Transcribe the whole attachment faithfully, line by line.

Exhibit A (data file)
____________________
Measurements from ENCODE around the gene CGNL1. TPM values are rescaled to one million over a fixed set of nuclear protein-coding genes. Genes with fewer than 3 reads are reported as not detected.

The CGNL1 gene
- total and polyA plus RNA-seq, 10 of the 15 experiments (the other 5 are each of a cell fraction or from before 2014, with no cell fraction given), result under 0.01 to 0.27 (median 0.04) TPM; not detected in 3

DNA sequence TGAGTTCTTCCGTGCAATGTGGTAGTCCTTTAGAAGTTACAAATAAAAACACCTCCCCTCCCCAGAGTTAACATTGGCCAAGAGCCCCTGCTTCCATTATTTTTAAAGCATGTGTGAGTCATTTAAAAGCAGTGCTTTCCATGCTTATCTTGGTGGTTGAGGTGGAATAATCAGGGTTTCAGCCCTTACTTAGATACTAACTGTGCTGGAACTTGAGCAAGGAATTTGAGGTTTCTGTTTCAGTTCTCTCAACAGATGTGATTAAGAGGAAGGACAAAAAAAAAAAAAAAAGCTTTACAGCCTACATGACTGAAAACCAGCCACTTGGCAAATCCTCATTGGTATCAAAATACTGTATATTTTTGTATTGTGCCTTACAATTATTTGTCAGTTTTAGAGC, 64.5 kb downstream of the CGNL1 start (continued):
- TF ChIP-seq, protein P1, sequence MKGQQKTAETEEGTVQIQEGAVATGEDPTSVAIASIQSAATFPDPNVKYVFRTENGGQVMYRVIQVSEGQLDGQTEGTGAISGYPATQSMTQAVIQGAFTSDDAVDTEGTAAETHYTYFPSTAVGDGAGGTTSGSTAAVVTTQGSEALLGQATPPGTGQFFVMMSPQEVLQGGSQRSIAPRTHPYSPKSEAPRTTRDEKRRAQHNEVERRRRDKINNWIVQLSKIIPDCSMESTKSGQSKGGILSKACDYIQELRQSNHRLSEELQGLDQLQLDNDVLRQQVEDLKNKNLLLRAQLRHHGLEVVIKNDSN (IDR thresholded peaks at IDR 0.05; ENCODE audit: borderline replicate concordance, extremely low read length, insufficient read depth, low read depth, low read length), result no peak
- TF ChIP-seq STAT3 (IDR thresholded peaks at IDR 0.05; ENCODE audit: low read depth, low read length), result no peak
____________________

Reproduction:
Measurements from ENCODE around the gene CGNL1. TPM values are rescaled to one million over a fixed set of nuclear protein-coding genes. Genes with fewer than 3 reads are reported as not detected.

The CGNL1 gene
- total and polyA plus RNA-seq, 10 of the 15 experiments (the other 5 are each of a cell fraction or from before 2014, with no cell fraction given), result under 0.01 to 0.27 (median 0.04) TPM; not detected in 3

DNA sequence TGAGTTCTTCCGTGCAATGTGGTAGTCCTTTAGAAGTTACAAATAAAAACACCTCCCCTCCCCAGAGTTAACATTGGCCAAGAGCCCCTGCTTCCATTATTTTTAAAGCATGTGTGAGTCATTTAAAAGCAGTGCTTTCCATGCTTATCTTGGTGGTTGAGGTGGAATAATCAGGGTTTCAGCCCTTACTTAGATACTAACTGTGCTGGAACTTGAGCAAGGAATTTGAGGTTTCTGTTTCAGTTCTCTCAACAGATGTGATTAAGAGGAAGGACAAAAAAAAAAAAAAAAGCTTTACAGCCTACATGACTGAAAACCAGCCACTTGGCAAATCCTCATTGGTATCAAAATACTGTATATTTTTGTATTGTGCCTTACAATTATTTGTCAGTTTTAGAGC, 64.5 kb downstream of the CGNL1 start (continued):
- TF ChIP-seq, protein P1, sequence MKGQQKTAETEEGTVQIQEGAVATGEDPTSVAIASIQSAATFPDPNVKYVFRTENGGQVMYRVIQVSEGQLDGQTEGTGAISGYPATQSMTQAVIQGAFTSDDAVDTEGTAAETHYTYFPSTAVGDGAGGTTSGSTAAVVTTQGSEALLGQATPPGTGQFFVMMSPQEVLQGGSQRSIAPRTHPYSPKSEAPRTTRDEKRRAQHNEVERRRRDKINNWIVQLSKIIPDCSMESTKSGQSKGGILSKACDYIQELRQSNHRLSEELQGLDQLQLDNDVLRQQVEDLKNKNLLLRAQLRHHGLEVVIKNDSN (IDR thresholded peaks at IDR 0.05; ENCODE audit: borderline replicate concordance, extremely low read length, insufficient read depth, low read depth, low read length), result no peak
- TF ChIP-seq STAT3 (IDR thresholded peaks at IDR 0.05; ENCODE audit: low read depth, low read length), result no peak